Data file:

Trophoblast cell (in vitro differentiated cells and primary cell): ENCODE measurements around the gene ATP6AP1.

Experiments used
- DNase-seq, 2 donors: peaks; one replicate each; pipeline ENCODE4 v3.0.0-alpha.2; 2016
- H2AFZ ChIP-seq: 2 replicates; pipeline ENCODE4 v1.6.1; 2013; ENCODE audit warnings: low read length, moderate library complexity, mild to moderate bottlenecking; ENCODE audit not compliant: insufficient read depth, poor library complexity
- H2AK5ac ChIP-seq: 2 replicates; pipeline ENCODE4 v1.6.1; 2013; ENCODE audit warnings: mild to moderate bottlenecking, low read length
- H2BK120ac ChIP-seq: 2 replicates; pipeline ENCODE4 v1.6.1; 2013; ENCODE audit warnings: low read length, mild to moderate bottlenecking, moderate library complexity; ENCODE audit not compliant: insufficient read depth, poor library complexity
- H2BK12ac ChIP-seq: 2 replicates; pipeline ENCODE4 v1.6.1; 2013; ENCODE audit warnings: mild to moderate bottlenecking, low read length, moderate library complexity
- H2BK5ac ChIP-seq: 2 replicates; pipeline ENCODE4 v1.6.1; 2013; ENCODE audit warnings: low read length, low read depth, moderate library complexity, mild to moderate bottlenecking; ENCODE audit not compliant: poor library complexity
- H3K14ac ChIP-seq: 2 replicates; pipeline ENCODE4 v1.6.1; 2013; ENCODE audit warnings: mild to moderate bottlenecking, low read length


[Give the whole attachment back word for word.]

Trophoblast cell (in vitro differentiated cells and primary cell): ENCODE measurements around the gene ATP6AP1.

Experiments used
- DNase-seq, 2 donors: peaks; one replicate each; pipeline ENCODE4 v3.0.0-alpha.2; 2016
- H2AFZ ChIP-seq: 2 replicates; pipeline ENCODE4 v1.6.1; 2013; ENCODE audit warnings: low read length, moderate library complexity, mild to moderate bottlenecking; ENCODE audit not compliant: insufficient read depth, poor library complexity
- H2AK5ac ChIP-seq: 2 replicates; pipeline ENCODE4 v1.6.1; 2013; ENCODE audit warnings: mild to moderate bottlenecking, low read length
- H2BK120ac ChIP-seq: 2 replicates; pipeline ENCODE4 v1.6.1; 2013; ENCODE audit warnings: low read length, mild to moderate bottlenecking, moderate library complexity; ENCODE audit not compliant: insufficient read depth, poor library complexity
- H2BK12ac ChIP-seq: 2 replicates; pipeline ENCODE4 v1.6.1; 2013; ENCODE audit warnings: mild to moderate bottlenecking, low read length, moderate library complexity
- H2BK5ac ChIP-seq: 2 replicates; pipeline ENCODE4 v1.6.1; 2013; ENCODE audit warnings: low read length, low read depth, moderate library complexity, mild to moderate bottlenecking; ENCODE audit not compliant: poor library complexity
- H3K14ac ChIP-seq: 2 replicates; pipeline ENCODE4 v1.6.1; 2013; ENCODE audit warnings: mild to moderate bottlenecking, low read length